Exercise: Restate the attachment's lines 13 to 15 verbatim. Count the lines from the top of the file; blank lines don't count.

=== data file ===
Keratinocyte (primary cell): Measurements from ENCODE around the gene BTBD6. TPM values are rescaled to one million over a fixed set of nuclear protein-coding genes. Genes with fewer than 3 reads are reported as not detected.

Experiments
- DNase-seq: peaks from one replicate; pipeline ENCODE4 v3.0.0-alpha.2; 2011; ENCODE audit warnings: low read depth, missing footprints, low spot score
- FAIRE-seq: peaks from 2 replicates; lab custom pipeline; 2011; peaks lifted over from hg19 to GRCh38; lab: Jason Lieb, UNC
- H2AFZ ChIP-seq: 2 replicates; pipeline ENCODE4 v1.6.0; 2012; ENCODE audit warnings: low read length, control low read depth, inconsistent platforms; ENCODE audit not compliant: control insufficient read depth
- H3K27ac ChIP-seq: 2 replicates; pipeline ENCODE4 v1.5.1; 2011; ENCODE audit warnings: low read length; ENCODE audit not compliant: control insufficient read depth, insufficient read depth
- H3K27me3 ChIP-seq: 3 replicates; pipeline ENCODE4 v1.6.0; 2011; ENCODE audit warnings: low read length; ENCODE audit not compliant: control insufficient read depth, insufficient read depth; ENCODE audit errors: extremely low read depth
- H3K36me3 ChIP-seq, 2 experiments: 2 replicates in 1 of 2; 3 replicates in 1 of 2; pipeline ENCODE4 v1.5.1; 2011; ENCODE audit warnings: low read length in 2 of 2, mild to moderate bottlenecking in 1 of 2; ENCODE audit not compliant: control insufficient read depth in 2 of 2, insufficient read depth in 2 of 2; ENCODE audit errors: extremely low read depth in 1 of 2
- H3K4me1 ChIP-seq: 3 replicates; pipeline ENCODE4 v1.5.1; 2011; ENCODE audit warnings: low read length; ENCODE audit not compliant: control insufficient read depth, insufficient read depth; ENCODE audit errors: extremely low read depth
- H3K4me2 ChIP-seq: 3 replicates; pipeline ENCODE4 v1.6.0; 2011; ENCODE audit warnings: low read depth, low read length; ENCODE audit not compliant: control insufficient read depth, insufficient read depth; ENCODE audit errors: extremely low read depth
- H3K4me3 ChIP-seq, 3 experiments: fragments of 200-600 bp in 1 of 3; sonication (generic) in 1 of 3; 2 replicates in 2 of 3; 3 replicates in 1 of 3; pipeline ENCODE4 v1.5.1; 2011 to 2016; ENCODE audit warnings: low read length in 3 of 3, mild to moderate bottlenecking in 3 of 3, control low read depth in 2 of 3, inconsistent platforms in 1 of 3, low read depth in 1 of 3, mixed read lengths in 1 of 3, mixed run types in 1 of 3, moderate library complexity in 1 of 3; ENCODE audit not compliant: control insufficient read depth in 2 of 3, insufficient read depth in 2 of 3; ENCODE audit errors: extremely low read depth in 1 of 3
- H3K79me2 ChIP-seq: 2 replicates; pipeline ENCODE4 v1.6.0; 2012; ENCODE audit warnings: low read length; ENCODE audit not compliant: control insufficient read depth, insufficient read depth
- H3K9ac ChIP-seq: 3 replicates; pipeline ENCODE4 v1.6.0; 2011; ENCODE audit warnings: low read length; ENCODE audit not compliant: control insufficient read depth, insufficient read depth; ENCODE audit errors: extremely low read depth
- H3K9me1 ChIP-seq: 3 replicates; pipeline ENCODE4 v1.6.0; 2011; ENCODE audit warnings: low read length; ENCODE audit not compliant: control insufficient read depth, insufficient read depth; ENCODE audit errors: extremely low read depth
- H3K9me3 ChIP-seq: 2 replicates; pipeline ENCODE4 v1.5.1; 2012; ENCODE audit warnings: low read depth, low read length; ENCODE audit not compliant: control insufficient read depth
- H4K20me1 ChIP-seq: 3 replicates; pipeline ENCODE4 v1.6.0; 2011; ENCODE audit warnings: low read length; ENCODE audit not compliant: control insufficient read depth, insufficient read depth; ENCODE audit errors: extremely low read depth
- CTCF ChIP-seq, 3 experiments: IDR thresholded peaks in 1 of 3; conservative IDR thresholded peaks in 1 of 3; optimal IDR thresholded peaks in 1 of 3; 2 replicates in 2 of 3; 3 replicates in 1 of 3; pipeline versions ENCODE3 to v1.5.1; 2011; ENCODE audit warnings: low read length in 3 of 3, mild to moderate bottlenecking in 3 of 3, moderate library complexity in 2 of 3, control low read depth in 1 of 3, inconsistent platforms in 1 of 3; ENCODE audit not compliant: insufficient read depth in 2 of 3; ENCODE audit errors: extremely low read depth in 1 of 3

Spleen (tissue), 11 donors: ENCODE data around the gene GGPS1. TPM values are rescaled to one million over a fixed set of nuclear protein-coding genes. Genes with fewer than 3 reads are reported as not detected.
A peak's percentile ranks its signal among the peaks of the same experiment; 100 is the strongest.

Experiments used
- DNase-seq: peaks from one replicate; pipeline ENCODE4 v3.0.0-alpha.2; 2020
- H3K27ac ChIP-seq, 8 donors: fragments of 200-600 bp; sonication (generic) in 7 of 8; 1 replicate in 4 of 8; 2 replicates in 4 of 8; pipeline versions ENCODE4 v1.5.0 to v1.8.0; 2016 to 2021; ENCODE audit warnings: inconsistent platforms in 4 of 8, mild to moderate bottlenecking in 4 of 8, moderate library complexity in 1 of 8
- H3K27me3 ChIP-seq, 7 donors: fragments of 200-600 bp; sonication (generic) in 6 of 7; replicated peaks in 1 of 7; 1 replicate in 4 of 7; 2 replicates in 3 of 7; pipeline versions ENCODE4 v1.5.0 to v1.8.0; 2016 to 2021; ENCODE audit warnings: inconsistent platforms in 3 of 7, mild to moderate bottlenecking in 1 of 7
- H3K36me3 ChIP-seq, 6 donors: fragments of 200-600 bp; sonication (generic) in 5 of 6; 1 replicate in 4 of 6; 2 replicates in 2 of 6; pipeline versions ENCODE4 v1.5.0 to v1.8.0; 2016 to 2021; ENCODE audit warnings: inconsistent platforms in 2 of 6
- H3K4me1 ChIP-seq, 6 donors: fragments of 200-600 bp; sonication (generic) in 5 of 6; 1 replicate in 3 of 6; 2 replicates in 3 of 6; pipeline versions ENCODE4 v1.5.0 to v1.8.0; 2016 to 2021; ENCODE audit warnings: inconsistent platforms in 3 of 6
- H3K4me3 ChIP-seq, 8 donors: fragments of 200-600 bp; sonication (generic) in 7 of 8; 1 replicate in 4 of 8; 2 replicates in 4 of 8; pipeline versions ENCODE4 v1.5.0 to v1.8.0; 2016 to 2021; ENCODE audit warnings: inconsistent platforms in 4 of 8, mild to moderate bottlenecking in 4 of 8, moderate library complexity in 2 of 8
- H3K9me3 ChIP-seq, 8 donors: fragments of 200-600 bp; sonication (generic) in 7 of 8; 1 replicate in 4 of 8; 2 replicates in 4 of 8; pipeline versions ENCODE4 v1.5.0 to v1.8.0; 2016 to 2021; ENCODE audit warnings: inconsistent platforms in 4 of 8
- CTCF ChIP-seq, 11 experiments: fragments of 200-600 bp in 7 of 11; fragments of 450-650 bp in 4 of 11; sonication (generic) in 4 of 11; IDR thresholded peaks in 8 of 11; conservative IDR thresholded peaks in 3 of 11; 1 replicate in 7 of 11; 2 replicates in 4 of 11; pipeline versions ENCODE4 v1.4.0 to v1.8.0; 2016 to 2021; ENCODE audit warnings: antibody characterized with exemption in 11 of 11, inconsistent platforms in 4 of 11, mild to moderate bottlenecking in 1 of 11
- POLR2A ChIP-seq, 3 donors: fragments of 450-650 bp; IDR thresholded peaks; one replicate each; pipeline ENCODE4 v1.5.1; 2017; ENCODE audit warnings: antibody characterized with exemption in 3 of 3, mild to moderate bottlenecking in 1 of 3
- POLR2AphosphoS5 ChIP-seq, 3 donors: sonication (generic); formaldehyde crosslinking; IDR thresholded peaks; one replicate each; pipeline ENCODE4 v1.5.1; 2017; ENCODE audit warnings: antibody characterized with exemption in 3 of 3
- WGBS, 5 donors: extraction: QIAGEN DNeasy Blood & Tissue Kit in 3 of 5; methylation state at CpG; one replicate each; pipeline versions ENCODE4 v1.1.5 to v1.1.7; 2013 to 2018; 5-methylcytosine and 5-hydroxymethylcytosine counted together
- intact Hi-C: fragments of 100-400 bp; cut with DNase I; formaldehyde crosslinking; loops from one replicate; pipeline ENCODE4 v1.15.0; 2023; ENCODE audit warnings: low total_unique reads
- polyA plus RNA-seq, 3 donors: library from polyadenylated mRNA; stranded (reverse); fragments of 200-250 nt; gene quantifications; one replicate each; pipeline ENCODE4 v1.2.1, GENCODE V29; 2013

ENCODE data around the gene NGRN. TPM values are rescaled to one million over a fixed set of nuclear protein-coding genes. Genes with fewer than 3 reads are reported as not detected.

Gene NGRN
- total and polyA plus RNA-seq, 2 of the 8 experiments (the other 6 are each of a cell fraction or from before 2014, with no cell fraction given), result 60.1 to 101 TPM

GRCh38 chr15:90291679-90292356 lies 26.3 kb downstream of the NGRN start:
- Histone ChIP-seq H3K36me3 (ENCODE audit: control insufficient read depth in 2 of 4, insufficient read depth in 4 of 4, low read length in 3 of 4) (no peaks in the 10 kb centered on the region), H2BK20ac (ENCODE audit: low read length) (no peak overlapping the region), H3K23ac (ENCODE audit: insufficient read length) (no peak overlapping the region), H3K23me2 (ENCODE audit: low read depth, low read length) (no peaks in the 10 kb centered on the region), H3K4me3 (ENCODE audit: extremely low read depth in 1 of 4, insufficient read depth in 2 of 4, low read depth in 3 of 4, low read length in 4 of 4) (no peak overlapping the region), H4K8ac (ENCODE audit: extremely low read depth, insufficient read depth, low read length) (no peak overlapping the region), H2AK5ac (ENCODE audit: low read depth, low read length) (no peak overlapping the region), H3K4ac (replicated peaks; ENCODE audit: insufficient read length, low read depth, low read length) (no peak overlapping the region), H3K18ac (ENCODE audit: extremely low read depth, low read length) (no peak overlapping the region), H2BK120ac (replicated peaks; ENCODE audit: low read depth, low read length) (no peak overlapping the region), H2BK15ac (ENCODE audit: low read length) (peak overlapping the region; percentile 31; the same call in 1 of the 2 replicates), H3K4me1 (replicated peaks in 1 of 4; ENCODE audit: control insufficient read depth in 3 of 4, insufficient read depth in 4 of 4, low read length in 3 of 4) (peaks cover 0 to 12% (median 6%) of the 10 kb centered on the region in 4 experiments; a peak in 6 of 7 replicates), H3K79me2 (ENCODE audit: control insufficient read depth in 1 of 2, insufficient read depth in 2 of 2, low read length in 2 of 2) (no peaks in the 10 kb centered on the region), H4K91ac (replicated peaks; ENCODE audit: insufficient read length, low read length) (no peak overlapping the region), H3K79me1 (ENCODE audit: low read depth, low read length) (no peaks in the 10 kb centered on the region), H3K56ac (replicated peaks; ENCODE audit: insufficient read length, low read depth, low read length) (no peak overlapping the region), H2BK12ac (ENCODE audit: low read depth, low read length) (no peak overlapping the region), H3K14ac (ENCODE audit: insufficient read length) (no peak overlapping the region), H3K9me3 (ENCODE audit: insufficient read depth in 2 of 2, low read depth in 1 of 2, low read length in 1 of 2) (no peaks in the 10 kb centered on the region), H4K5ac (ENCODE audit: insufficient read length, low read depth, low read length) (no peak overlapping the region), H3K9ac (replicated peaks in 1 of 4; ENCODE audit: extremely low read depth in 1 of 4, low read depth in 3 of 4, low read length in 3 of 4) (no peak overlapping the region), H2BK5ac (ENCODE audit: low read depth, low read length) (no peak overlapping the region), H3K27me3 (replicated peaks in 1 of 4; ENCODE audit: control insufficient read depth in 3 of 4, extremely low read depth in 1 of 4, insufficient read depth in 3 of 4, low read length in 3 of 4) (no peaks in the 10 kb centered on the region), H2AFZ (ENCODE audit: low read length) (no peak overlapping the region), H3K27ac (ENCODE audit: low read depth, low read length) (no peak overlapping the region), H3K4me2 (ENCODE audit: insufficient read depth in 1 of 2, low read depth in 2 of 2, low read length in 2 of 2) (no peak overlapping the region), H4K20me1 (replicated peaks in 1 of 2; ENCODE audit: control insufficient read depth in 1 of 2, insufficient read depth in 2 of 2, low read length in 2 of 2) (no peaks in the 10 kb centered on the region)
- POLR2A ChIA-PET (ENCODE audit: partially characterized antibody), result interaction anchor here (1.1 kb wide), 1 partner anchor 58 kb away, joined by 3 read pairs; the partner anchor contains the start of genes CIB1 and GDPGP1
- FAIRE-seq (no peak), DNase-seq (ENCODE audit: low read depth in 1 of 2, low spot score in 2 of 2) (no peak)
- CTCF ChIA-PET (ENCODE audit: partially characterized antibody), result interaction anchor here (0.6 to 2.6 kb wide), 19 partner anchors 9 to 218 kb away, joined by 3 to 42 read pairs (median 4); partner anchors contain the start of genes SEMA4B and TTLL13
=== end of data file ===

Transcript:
- H3K9ac ChIP-seq: 3 replicates; pipeline ENCODE4 v1.6.0; 2011; ENCODE audit warnings: low read length; ENCODE audit not compliant: control insufficient read depth, insufficient read depth; ENCODE audit errors: extremely low read depth
- H3K9me1 ChIP-seq: 3 replicates; pipeline ENCODE4 v1.6.0; 2011; ENCODE audit warnings: low read length; ENCODE audit not compliant: control insufficient read depth, insufficient read depth; ENCODE audit errors: extremely low read depth
- H3K9me3 ChIP-seq: 2 replicates; pipeline ENCODE4 v1.5.1; 2012; ENCODE audit warnings: low read depth, low read length; ENCODE audit not compliant: control insufficient read depth